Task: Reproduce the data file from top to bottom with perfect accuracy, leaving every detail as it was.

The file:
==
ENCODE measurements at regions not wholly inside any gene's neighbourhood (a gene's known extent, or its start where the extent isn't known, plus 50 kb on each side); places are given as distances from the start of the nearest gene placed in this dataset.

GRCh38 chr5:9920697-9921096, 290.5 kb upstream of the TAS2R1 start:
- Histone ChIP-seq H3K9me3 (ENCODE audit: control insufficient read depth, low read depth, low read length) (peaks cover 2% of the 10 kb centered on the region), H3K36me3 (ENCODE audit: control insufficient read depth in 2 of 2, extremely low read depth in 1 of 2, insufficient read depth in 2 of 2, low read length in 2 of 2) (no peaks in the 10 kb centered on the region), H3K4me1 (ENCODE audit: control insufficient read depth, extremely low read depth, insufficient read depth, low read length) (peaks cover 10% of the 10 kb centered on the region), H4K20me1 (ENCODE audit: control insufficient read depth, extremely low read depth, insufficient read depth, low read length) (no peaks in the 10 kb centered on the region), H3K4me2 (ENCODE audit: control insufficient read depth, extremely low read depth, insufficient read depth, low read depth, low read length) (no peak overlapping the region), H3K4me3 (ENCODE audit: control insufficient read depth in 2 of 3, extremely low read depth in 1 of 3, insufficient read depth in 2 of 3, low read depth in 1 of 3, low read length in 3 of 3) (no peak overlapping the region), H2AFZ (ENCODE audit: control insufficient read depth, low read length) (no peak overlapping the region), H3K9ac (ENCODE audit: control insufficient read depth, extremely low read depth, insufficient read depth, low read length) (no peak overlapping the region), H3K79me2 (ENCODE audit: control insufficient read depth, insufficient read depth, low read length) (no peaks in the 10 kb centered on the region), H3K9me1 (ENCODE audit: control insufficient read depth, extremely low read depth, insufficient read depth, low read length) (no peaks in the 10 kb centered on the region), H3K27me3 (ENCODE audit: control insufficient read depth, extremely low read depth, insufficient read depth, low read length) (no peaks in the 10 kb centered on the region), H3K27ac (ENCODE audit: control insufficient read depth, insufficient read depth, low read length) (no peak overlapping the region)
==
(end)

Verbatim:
ENCODE measurements at regions not wholly inside any gene's neighbourhood (a gene's known extent, or its start where the extent isn't known, plus 50 kb on each side); places are given as distances from the start of the nearest gene placed in this dataset.

GRCh38 chr5:9920697-9921096, 290.5 kb upstream of the TAS2R1 start:
- Histone ChIP-seq H3K9me3 (ENCODE audit: control insufficient read depth, low read depth, low read length) (peaks cover 2% of the 10 kb centered on the region), H3K36me3 (ENCODE audit: control insufficient read depth in 2 of 2, extremely low read depth in 1 of 2, insufficient read depth in 2 of 2, low read length in 2 of 2) (no peaks in the 10 kb centered on the region), H3K4me1 (ENCODE audit: control insufficient read depth, extremely low read depth, insufficient read depth, low read length) (peaks cover 10% of the 10 kb centered on the region), H4K20me1 (ENCODE audit: control insufficient read depth, extremely low read depth, insufficient read depth, low read length) (no peaks in the 10 kb centered on the region), H3K4me2 (ENCODE audit: control insufficient read depth, extremely low read depth, insufficient read depth, low read depth, low read length) (no peak overlapping the region), H3K4me3 (ENCODE audit: control insufficient read depth in 2 of 3, extremely low read depth in 1 of 3, insufficient read depth in 2 of 3, low read depth in 1 of 3, low read length in 3 of 3) (no peak overlapping the region), H2AFZ (ENCODE audit: control insufficient read depth, low read length) (no peak overlapping the region), H3K9ac (ENCODE audit: control insufficient read depth, extremely low read depth, insufficient read depth, low read length) (no peak overlapping the region), H3K79me2 (ENCODE audit: control insufficient read depth, insufficient read depth, low read length) (no peaks in the 10 kb centered on the region), H3K9me1 (ENCODE audit: control insufficient read depth, extremely low read depth, insufficient read depth, low read length) (no peaks in the 10 kb centered on the region), H3K27me3 (ENCODE audit: control insufficient read depth, extremely low read depth, insufficient read depth, low read length) (no peaks in the 10 kb centered on the region), H3K27ac (ENCODE audit: control insufficient read depth, insufficient read depth, low read length) (no peak overlapping the region)